Statement On The Scourge of Landmines in Yemen
Statement of Senator Patrick Leahy
The Scourge of Landmines in Yemen
June 20, 2019
Mr. LEAHY.I have spent much of my career in the Senate working to eradicate landmines, which kill and maim far more civilians than combatants.These insidious, inherently indiscriminate weapons often remain active for years or even decades after the fighting has ended and the soldiers have left, lying in wait for the unsuspecting footstep of a child on her way to school, or a farmer working in a field.
In 1997, the Yemeni government signed the Mine Ban Treaty which outlaws the production, stockpiling, export, and use of anti-personnel mines.And, with the help of international donors, they made great strides in humanitarian demining, to the point that by 2012 they were on the cusp of declaring the country landmine free.Unfortunately, the civil war between the Houthi rebels supported by Iran, and the Yemeni government supported by the Saudi-led coalition, changed everything.The use of landmines made a resurgence, due to Iranian mines that the Houthis have planted by the thousands throughout the country.More than 9,000 Yemenis have reportedly been killed or injured by landmines, the overwhelming majority of them innocent civilians.
Children are especially vulnerable to mine accidents.They run and play, they explore open fields, they are curious about strange objects.Most children who step on a landmine will die from loss of blood before they can obtain medical attention, and the survivors often do not have access to the specialized care and support they need.Even children who do not become victims are affected by landmines in their communities.They cannot play or go to school without fearing for their lives, and they suffer from malnutrition when militants turn farmland into minefields.
As I have said many times before, the use of landmines is an affront to civilized societies.Regardless of who uses them, they are an illegitimate weapon, triggered by the victim, and are often used to terrorize and brutalize the innocent.They impede development for decades, even generations.In Vietnam today, for example, landmines continue to kill and injure civilians 44 years after the war ended.The Houthis’ use of landmines cannot be justified any more than their use of child soldiers and other violations of the laws of war, and should stop immediately.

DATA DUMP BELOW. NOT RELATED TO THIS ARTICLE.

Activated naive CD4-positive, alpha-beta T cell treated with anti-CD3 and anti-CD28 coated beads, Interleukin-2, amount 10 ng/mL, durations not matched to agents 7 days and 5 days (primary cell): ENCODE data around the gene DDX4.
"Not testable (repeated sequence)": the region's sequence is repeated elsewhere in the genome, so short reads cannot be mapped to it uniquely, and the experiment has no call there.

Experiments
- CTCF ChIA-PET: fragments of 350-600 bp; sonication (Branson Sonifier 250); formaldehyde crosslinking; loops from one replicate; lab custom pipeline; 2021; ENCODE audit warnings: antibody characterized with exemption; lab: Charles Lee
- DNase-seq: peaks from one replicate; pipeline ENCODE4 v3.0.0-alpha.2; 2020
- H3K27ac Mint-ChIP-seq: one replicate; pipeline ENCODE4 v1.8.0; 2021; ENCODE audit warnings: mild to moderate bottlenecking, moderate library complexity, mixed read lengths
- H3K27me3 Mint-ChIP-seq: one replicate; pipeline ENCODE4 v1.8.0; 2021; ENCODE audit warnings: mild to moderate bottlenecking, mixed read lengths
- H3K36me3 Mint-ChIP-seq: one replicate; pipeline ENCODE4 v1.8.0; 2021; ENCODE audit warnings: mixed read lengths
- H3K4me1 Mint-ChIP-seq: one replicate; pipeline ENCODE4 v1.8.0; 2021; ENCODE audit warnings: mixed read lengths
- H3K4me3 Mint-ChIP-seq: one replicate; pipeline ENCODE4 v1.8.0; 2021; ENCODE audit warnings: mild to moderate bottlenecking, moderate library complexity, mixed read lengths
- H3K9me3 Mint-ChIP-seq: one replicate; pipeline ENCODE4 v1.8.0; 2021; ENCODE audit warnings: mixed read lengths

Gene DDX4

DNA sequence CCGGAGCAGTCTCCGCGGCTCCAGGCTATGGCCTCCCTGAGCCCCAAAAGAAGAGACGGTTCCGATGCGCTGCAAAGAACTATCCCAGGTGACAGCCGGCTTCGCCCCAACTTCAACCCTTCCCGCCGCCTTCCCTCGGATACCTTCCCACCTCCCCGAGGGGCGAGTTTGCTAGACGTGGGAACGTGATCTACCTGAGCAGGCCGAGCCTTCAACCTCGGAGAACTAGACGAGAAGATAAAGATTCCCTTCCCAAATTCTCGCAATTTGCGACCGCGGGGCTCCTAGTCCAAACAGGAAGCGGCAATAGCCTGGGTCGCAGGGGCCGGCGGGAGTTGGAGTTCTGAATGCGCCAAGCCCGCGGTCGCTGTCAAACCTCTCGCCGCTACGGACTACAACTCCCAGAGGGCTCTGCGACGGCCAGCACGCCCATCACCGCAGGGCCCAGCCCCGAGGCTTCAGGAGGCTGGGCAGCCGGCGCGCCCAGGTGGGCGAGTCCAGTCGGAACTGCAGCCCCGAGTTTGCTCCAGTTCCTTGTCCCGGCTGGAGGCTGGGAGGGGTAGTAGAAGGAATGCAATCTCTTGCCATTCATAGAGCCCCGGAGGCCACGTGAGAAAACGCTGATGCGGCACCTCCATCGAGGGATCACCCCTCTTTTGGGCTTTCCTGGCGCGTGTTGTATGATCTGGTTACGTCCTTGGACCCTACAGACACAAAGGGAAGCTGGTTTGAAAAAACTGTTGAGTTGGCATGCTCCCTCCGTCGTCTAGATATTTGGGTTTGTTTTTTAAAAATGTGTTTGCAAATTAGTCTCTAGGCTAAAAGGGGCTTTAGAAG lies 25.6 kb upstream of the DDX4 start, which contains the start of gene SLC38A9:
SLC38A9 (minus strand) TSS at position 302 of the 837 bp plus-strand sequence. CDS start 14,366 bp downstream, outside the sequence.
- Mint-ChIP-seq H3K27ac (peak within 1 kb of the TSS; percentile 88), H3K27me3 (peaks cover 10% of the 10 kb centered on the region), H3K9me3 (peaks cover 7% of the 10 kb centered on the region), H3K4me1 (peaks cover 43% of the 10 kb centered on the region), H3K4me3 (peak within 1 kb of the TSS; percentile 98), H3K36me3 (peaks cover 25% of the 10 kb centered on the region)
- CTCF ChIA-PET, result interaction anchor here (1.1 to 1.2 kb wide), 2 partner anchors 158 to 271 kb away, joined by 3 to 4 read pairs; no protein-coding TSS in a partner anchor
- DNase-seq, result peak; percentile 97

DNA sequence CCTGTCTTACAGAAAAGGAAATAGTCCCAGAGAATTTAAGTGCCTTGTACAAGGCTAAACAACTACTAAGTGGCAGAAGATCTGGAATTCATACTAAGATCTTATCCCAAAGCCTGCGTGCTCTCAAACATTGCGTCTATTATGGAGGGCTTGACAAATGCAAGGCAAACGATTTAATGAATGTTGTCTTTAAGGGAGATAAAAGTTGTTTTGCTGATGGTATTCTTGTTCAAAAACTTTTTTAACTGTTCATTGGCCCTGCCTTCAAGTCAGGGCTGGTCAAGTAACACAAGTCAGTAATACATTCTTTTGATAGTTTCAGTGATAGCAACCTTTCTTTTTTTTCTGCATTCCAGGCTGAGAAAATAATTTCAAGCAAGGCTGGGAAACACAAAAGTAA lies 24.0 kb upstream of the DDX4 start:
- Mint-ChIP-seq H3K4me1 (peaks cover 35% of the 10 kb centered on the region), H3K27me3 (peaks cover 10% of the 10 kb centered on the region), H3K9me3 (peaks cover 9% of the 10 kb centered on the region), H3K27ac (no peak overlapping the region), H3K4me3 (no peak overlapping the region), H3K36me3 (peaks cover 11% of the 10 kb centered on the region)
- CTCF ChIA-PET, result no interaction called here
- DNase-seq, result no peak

Similarly, the United States should stop supporting Saudi Arabia’s indiscriminate bombing in Yemen which has caused thousands of civilian casualties.This war will not be won militarily, and the longer it drags on the more innocent people will pay the price, with their limbs, their livelihoods, and their lives.
The Department of State is supporting efforts to help locate and destroy landmines in Yemen, but far more needs to be done. Even though the Yemeni army, the UN Development program, and nongovernmental organizations have cleared more than 300,000 mines in the country, it is estimated that at least one million remain.
The Leahy War Victims Fund, administered by the U.S. Agency for International Development, has provided artificial limbs, wheelchairs, rehabilitation, and vocational assistance to landmine survivors in many countries, and could be used in Yemen.
Yemen was an impoverished country before Iran and Saudi Arabia decided to go to war there, which has caused immense suffering among the Yemeni people.War crimes have been committed by both sides, and by providing weapons to the Saudis we also are implicated.Every effort should be made to pressure the Houthis to stop using landmines and child soldiers, and the Saudis to stop their bombing of civilian areas.The Department of State should increase its support for humanitarian demining in Yemen, and the U.S. Agency for International Development should increase its support for organizations that help mine victims rebuild their lives.
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David Carle: 202-224-3693
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